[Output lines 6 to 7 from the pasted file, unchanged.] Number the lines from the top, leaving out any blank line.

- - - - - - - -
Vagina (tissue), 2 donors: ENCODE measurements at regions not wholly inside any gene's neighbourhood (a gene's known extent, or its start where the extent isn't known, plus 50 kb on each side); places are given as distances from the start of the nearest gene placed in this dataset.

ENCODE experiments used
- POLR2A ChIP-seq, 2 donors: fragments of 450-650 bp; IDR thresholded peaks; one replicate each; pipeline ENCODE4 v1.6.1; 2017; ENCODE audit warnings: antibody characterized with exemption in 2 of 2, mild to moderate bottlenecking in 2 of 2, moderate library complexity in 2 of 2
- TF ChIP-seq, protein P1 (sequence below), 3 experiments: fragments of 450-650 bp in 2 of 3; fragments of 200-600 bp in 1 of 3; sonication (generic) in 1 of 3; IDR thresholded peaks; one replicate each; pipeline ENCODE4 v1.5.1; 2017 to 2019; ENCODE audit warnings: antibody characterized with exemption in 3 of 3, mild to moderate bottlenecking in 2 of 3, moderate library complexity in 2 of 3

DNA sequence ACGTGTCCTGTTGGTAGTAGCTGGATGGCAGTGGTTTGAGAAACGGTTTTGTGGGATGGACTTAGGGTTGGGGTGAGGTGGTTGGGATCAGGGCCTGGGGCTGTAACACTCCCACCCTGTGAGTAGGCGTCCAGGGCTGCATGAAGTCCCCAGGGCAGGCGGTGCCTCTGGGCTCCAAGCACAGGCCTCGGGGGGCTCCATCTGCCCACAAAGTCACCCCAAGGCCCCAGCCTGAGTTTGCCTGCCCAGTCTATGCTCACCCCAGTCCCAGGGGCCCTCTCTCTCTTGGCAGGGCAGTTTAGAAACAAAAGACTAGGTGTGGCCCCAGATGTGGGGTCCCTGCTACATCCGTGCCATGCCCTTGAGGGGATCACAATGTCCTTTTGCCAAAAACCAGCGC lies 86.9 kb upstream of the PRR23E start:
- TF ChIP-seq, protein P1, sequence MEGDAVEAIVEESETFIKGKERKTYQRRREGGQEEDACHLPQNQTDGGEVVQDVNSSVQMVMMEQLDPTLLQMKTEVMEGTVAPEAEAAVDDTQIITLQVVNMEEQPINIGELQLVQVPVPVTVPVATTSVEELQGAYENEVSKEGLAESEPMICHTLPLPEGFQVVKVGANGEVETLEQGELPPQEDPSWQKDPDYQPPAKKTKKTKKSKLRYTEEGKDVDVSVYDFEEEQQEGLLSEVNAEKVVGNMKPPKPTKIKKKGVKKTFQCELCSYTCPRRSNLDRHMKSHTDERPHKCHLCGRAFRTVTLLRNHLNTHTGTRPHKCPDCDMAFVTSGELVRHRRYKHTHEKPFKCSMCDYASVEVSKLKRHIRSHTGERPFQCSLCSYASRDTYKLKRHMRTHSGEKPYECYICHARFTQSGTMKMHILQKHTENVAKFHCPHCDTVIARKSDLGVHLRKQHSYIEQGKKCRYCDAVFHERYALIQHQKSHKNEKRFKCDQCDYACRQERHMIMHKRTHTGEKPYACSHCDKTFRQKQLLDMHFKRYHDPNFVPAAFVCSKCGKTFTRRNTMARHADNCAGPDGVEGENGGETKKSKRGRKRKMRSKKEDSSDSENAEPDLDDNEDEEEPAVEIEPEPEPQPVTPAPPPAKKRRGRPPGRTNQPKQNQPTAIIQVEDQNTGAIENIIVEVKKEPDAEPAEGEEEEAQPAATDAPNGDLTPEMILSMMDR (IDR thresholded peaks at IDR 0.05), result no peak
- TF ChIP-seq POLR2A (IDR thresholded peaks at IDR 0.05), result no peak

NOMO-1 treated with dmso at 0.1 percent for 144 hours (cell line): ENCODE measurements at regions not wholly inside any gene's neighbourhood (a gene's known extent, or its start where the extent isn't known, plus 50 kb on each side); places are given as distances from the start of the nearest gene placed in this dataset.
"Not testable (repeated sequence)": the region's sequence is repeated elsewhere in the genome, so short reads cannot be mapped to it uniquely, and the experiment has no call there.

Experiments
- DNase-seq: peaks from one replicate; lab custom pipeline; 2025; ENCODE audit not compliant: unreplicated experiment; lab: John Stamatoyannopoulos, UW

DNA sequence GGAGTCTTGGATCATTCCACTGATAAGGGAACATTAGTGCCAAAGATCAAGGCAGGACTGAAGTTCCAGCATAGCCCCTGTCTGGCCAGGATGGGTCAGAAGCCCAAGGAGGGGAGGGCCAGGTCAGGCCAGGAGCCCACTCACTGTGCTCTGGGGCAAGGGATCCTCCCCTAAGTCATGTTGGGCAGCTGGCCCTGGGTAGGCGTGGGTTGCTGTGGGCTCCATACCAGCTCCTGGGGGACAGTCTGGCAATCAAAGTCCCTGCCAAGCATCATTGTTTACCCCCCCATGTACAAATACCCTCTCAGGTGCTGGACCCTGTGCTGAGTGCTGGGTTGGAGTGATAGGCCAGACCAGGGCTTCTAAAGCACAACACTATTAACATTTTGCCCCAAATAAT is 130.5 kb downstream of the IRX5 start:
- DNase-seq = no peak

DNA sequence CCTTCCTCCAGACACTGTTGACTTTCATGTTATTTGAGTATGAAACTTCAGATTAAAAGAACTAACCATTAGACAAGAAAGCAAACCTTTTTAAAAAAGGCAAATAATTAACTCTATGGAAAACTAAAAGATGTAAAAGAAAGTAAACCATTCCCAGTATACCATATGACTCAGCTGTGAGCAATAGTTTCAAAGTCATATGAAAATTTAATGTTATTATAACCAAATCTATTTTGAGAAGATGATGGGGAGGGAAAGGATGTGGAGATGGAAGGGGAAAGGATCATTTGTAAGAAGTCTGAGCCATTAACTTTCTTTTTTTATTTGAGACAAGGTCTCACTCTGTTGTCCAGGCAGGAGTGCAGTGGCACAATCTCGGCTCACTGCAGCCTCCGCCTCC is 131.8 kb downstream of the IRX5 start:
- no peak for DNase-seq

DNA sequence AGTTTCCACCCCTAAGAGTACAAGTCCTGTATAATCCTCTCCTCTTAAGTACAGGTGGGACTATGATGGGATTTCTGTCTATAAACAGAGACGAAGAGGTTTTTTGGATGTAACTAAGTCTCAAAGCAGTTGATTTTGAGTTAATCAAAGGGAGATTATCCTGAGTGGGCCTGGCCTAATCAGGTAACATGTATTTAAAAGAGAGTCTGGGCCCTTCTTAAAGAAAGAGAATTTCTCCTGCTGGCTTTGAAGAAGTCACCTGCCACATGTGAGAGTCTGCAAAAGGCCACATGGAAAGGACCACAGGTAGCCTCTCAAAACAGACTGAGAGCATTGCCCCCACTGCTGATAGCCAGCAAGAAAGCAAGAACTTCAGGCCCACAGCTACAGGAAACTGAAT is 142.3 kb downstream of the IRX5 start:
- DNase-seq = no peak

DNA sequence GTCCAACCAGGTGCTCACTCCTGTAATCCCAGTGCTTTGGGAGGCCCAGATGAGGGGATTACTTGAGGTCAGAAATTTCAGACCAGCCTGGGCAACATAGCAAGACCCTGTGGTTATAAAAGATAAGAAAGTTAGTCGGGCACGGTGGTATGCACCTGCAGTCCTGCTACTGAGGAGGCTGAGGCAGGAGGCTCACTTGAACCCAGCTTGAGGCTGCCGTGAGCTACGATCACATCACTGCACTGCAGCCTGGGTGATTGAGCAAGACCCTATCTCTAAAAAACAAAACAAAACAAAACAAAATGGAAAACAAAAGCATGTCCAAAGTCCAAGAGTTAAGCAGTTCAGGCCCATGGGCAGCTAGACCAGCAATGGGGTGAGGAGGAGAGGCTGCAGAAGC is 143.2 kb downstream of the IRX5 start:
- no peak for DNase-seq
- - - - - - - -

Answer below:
- TF ChIP-seq, protein P1, sequence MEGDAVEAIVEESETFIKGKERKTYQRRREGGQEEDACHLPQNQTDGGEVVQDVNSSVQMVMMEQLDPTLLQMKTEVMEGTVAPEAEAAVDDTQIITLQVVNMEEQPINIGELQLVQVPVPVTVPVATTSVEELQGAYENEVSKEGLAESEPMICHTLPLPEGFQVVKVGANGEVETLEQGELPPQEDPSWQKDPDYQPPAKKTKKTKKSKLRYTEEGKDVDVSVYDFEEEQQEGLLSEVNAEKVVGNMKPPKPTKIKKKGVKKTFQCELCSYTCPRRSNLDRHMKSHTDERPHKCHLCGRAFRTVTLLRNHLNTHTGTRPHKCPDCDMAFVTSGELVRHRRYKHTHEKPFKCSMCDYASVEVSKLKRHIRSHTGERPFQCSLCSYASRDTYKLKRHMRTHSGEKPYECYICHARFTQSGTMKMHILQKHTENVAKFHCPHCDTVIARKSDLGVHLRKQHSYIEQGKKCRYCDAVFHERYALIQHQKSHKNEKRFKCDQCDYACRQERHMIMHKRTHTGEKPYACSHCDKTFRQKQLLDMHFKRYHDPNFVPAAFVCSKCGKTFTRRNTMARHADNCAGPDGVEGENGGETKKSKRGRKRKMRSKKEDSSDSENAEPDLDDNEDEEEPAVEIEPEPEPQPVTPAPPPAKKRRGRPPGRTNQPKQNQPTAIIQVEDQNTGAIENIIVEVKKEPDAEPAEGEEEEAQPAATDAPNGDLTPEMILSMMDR (IDR thresholded peaks at IDR 0.05), result no peak
- TF ChIP-seq POLR2A (IDR thresholded peaks at IDR 0.05), result no peak